Map_thumbnail_large_font

Neotoma fuscipes

Status_ne_offStatus_dd_offStatus_lc_onStatus_nt_offStatus_vu_offStatus_en_offStatus_cr_offStatus_ew_offStatus_ex_off

Taxonomy [top]

Kingdom Phylum Class Order Family
ANIMALIA CHORDATA MAMMALIA RODENTIA CRICETIDAE

Scientific Name: Neotoma fuscipes
Species Authority: Baird, 1858
Common Name(s):
English Dusky-footed Woodrat, San Joaquin Valley Woodrat
Taxonomic Notes: Based on concordant patterns of morphological and mtDNA variation, Matocq (2002) split N. fuscipes into two species, N. fuscipes (Dusky-footed Woodrat) and N. macrotis (Large-eared Woodrat). This change was adopted in the North American mammal checklist by Baker et al. (2003). Musser and Carleton (in Wilson and Reeder 2005) also recognized the two as different species but applied the name "Big-eared Woodrat" to N. macrotis.

Assessment Information [top]

Red List Category & Criteria: Least Concern ver 3.1
Year Published: 2008
Date Assessed: 2008-06-30
Assessor(s): Linzey, A.V. & NatureServe (Hammerson, G.)
Reviewer(s): Amori, G. (Small Nonvolant Mammal Red List Authority) & Chanson, J. (Global Mammal Assessment Team)
Justification:
Listed as Least Concern because its extent of occurrence is much greater than 20,000 km², it can be common within its range, and there are no major threats.
History:
1996 Vulnerable

Geographic Range [top]

Range Description: This species occurs in extreme western United States, from the Columbia River in western Oregon southwards to the inner Coastal Range of west-central California, and north Sierra Nevadas, east-central California.
Countries:
Native:
Mexico (Baja California); United States (California, Oregon)
Range Map: Click here to open the map viewer and explore range.

Population [top]

Population: This species is considered secure within its range (NatureServe). Population density is up to about 45/ha in optimal conditions; more typically 1-3 dozen/ha.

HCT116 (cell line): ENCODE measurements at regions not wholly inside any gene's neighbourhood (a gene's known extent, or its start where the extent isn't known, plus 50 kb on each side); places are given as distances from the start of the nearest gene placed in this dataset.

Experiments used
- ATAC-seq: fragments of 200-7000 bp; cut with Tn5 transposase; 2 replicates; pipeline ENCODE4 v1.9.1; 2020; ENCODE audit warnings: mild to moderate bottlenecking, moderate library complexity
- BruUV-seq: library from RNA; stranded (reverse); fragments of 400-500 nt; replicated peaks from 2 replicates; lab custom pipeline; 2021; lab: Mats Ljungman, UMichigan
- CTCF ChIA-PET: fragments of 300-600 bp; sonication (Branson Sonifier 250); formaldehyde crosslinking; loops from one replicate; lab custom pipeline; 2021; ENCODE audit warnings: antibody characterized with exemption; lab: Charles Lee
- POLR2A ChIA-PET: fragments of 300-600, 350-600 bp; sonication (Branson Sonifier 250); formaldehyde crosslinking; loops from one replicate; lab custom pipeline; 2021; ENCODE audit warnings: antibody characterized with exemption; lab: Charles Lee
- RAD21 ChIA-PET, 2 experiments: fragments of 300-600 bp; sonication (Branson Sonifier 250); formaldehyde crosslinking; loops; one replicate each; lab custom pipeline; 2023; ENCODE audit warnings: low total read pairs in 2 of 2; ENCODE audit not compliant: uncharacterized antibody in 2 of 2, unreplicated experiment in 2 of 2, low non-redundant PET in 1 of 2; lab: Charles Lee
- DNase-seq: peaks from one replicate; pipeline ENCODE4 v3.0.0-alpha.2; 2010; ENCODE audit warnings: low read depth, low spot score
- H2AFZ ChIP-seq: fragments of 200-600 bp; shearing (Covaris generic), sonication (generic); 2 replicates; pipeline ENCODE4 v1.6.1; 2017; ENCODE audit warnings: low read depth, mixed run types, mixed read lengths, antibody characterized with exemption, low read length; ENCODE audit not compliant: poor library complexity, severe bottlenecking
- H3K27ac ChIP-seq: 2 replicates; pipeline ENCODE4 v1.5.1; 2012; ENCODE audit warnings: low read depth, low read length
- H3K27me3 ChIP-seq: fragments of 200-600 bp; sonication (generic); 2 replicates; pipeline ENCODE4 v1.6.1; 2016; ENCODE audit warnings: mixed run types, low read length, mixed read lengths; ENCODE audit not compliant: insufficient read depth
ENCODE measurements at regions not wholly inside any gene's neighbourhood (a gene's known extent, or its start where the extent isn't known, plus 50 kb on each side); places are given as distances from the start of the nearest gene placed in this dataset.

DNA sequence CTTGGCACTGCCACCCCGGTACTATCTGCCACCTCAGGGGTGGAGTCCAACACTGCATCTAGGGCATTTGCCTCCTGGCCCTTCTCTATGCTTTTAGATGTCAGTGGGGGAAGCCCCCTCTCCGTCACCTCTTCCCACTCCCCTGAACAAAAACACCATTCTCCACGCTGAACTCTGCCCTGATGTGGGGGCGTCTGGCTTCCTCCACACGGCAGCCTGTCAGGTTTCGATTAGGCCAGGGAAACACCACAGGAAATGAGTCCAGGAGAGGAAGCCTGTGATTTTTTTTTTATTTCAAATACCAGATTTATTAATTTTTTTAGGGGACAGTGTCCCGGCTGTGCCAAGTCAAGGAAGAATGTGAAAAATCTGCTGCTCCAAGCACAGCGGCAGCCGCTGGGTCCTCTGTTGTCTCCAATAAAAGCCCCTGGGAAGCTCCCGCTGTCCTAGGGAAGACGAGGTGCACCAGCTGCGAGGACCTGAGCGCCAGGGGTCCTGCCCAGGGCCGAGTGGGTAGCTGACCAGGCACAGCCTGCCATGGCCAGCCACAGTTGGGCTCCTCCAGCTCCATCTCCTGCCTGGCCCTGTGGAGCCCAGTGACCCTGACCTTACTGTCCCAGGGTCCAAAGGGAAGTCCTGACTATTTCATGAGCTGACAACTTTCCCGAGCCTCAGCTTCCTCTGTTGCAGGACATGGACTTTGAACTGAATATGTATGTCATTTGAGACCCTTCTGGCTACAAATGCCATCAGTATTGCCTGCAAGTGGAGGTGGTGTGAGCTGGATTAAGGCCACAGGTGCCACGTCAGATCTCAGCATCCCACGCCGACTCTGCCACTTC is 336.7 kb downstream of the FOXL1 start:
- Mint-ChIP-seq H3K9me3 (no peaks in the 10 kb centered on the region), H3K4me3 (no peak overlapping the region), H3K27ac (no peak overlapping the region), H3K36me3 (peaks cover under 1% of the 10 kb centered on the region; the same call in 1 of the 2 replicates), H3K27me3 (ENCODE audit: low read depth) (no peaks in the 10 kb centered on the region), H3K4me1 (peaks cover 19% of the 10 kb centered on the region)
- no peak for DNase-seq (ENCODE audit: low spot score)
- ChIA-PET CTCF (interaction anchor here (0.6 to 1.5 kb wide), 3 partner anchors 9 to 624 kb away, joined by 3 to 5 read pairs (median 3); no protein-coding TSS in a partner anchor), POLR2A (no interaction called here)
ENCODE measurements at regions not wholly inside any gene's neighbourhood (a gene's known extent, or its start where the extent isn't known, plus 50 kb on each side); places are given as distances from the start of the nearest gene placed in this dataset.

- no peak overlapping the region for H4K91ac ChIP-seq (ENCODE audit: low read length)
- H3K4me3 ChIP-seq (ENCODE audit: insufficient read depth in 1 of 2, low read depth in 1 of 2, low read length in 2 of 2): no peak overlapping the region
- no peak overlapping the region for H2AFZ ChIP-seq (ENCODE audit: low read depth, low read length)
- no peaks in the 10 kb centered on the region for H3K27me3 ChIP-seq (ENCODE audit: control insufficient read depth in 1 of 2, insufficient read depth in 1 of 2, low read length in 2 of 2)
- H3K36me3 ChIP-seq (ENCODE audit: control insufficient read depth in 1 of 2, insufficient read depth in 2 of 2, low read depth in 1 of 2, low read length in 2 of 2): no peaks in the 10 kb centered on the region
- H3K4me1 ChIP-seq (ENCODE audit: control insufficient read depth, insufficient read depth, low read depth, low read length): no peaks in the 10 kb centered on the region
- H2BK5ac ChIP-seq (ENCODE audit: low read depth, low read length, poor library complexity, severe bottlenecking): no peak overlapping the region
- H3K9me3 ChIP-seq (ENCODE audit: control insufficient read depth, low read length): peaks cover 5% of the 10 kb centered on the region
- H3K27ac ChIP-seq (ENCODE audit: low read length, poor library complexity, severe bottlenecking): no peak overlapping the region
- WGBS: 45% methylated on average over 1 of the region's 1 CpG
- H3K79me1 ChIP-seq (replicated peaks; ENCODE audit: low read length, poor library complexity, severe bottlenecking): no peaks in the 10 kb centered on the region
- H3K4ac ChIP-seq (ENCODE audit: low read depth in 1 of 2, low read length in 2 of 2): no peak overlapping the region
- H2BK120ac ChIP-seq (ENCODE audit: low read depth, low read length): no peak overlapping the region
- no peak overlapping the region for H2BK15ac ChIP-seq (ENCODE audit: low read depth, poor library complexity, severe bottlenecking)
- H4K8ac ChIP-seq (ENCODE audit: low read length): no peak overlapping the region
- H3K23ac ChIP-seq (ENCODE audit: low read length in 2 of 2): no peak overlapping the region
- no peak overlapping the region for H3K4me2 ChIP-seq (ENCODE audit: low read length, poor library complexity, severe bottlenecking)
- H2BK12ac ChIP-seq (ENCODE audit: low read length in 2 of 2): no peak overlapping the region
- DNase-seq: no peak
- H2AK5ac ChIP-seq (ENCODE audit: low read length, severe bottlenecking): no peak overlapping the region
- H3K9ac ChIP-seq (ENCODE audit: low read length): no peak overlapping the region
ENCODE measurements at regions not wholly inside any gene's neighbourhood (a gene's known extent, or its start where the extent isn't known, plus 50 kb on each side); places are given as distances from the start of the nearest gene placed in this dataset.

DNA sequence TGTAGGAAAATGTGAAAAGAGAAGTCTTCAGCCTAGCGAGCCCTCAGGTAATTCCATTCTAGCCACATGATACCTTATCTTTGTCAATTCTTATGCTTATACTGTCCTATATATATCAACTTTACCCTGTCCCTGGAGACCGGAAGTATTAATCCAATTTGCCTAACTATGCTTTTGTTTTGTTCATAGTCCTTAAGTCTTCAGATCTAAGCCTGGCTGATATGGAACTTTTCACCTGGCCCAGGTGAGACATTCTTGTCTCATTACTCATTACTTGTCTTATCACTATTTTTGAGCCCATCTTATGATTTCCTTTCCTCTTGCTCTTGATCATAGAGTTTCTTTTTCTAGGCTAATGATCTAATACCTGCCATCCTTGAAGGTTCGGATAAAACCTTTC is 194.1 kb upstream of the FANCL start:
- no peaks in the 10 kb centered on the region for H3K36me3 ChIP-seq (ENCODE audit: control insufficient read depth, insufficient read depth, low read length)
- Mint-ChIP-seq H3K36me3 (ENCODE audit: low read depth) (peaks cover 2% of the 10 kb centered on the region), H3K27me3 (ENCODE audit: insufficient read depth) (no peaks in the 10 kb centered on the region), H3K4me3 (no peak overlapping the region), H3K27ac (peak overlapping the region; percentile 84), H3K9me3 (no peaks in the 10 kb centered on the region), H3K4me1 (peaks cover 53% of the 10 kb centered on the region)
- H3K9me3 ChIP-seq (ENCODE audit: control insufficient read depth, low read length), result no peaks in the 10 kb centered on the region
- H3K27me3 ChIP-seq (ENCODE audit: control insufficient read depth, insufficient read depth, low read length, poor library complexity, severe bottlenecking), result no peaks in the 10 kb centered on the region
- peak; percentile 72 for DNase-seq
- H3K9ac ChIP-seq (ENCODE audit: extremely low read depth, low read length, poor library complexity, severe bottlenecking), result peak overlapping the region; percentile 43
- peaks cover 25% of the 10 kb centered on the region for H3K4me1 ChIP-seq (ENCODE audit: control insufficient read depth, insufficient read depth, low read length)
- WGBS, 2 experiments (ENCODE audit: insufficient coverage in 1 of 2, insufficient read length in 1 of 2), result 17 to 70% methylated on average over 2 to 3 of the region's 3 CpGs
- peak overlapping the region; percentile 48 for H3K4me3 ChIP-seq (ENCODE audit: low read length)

Population Trend: Stable

Habitat and Ecology [top]

Habitat and Ecology: A habitat specialist found in heavy chaparral; hardwood, conifer, and mixed forests, typically in densely wooded areas with heavy undergrowth; riparian woodlands. Builds house of debris on the ground or in a tree; houses tend to be in situations that are shaded, relatively cool, and in good cover, and they may be used by many generations over several years. After breeding, males live in tree dens apart from females.

One study found that each woodrat averaged 1.8 houses/home range. Loosely colonial, with partially overlapping home ranges; several individuals may live in the same area, though individuals (aside from females with young) typically live in separate houses. Adult home range averages around 2,000sqm. Predators include hawks, owls, bobcat, coyote, long-tailed weasel, etc. Stick houses provide cover for many vertebrate and invertebrate commensals.

Most young are born from February (especially in south) to May. Gestation lasts 30-37 days. Usually one litter per year. Litter size is 1-4, usually 2-3. Weaning begins at three weeks (Carraway and B. J. Verts. 1991, Maser et al. 1981). Diet includes a wide variety of plants. Feeds on seeds, nuts, acorns, fruits, green vegetation, inner bark, and fungi. This woodrat stores food. It is primarily nocturnal.
Systems: Terrestrial

Threats [top]

Major Threat(s): Generally populations are negatively affected by grazing and the removal of undergrowth or shrubby vegetation, but these are not major threats to the species overall.

Conservation Actions [top]

Conservation Actions: The range of this species includes several protected areas.

Bibliography [top]

Baker, R. J., Bradley, L. C., Bradley, R. D., Dragoo, J. W., Engstrom, M. D., Hoffman, R. S., Jones, C. A., Reid, F., Rice, D. W. and Jones, C. 2003. Revised checklist of North American mammals north of Mexico, 2003. Occasional Papers, Museum of Texas Tech University 229: 23 pp.

Carraway, L. N. and Verts, B. J. 1991. Neotoma fuscipes. Mammalian Species 386: 1-10.

Hafner, D. J., Yensen, E. and Kirkland Jr., G. L. 1998. Status survey and conservation action plan - North American Rodents. IUCN/SSC Rodent Specialist Group, Gland, Switzerland.

Maser, C. , Mate, B. R., Franklin, J. F. and Dryness, C. T. (eds). 1981. Natural history of Oregon coast mammals. pp. 496 pp.. Pacific Northwest Forest and Range Experiment Station.

Motacq, M. D. 2002. Morphological and molecular analysis of a contact zone in the Neotoma fuscipes complex. Journal of Mammalogy 83: 866-883.

Musser, G. G. and Carleton, M. D. 2005. Superfamily Muroidea. In: D. E. Wilson and D. A. Reeder (eds), Mammal Species of the World: a geographic and taxonomic reference, pp. 894-1531. The John Hopkins University Press, Baltimore, USA.

Wilson, D. E. and Ruff, S. 1999. The Smithsonian Book of North American Mammals. Smithsonian Institution Press, Washington, DC, USA.


Citation: Linzey, A.V. & NatureServe (Hammerson, G.) 2008. Neotoma fuscipes. The IUCN Red List of Threatened Species. Version 2014.3. <www.iucnredlist.org>. Downloaded on 26 November 2014.
Disclaimer: To make use of this information, please check the <Terms of Use>.
Feedback: If you see any errors or have any questions or suggestions on what is shown on this page, please provide us with feedback so that we can correct or extend the information provided